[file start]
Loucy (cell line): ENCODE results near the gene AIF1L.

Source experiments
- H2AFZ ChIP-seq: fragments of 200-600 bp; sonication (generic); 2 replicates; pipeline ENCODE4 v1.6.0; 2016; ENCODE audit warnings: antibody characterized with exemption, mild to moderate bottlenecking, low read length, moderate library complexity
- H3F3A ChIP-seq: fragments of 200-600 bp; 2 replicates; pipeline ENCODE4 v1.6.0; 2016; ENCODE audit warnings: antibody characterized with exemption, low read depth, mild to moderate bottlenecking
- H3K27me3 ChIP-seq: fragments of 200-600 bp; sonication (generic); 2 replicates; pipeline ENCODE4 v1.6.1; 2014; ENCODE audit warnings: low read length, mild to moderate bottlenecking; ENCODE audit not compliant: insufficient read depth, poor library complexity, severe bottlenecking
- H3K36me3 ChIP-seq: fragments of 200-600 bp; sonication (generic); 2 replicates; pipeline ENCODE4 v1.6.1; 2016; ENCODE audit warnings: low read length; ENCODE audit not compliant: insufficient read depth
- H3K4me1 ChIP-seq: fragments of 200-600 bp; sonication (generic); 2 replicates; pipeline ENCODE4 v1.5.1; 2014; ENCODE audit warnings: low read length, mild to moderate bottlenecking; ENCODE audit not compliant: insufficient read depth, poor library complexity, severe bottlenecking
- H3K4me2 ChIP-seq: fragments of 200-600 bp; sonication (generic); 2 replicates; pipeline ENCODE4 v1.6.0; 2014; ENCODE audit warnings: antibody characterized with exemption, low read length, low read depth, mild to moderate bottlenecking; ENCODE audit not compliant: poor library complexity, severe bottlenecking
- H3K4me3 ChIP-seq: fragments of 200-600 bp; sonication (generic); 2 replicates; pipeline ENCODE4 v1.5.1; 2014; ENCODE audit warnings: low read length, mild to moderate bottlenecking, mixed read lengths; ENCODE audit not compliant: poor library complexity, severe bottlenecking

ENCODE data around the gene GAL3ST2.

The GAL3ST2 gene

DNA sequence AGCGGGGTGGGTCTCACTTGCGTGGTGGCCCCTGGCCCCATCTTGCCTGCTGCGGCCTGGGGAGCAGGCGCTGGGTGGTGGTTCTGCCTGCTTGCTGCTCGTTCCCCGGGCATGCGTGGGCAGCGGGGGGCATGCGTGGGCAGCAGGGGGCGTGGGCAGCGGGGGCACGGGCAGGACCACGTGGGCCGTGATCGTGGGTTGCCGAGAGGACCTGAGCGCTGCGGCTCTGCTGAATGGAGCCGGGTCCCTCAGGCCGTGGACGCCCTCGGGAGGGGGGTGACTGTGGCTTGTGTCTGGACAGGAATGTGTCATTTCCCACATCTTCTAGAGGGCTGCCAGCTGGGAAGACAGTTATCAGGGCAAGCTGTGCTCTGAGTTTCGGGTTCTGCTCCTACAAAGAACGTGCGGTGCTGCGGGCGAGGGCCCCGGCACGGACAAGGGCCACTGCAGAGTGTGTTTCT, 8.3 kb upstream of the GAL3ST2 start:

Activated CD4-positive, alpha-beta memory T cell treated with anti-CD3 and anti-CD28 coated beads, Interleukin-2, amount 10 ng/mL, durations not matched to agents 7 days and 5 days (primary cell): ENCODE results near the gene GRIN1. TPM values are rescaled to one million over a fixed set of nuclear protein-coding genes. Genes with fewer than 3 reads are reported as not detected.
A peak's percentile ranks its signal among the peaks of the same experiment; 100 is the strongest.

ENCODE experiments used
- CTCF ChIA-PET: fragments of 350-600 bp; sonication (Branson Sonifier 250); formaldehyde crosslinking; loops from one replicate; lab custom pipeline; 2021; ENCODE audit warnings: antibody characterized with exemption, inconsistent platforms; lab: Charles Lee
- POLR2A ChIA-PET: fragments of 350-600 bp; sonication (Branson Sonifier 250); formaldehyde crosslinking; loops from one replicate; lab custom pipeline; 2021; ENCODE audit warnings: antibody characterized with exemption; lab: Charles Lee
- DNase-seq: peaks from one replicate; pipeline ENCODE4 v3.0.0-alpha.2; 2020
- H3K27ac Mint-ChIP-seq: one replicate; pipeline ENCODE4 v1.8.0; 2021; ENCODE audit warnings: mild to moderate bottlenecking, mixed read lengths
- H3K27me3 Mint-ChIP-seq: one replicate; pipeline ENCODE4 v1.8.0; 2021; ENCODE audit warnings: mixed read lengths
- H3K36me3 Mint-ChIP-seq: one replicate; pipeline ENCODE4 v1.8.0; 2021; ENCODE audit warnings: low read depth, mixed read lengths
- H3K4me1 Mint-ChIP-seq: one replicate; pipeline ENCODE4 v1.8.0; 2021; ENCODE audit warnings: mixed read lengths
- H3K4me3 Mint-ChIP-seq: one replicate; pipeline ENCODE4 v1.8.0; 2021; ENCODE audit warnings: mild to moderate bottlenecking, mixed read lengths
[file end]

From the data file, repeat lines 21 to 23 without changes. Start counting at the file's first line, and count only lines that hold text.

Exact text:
- H3K36me3 Mint-ChIP-seq: one replicate; pipeline ENCODE4 v1.8.0; 2021; ENCODE audit warnings: low read depth, mixed read lengths
- H3K4me1 Mint-ChIP-seq: one replicate; pipeline ENCODE4 v1.8.0; 2021; ENCODE audit warnings: mixed read lengths
- H3K4me3 Mint-ChIP-seq: one replicate; pipeline ENCODE4 v1.8.0; 2021; ENCODE audit warnings: mild to moderate bottlenecking, mixed read lengths